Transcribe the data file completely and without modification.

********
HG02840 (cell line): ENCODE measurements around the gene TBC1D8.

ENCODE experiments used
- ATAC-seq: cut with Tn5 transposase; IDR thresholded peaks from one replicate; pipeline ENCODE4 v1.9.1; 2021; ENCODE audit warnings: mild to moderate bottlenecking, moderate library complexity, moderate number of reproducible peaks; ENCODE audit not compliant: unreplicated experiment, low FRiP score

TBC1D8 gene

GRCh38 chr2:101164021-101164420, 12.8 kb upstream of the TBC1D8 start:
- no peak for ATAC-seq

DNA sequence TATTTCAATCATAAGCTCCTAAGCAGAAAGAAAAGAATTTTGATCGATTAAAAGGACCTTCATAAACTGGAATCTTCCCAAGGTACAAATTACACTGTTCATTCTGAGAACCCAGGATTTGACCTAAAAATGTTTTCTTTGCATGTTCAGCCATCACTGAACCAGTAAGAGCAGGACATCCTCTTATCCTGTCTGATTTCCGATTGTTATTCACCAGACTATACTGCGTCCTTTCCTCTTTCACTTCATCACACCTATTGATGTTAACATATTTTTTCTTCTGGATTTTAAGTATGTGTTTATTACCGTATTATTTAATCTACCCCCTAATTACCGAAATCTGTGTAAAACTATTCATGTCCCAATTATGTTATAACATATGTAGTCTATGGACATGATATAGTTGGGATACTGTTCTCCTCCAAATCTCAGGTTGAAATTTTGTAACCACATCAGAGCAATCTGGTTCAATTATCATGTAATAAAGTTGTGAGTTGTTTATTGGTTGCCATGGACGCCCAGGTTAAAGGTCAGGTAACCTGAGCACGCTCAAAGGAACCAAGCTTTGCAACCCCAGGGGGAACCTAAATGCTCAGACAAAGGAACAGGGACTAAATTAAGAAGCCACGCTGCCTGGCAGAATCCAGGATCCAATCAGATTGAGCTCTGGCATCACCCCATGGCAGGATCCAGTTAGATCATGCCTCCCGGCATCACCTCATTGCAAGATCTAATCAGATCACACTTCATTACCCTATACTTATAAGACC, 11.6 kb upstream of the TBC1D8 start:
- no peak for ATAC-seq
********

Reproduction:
HG02840 (cell line): ENCODE measurements around the gene TBC1D8.

ENCODE experiments used
- ATAC-seq: cut with Tn5 transposase; IDR thresholded peaks from one replicate; pipeline ENCODE4 v1.9.1; 2021; ENCODE audit warnings: mild to moderate bottlenecking, moderate library complexity, moderate number of reproducible peaks; ENCODE audit not compliant: unreplicated experiment, low FRiP score

TBC1D8 gene

GRCh38 chr2:101164021-101164420, 12.8 kb upstream of the TBC1D8 start:
- no peak for ATAC-seq

DNA sequence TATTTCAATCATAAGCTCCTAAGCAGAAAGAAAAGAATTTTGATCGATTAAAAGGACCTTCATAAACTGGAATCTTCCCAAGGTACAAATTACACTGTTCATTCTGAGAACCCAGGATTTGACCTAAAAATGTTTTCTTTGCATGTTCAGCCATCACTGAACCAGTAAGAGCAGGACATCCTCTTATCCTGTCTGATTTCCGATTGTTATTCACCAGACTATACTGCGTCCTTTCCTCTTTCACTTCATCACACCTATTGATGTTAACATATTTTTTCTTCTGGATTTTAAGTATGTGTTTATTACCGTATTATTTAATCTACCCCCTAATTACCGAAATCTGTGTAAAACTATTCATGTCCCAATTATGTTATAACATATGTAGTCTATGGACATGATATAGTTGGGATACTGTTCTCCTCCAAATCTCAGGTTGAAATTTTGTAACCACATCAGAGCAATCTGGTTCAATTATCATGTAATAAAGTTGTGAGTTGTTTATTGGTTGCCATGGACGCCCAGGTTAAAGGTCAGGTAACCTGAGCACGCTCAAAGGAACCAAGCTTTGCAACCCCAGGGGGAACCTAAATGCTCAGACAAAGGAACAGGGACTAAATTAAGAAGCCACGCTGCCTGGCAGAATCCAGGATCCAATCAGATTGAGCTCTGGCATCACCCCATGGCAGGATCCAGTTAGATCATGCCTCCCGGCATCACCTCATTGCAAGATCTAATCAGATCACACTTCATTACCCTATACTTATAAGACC, 11.6 kb upstream of the TBC1D8 start:
- no peak for ATAC-seq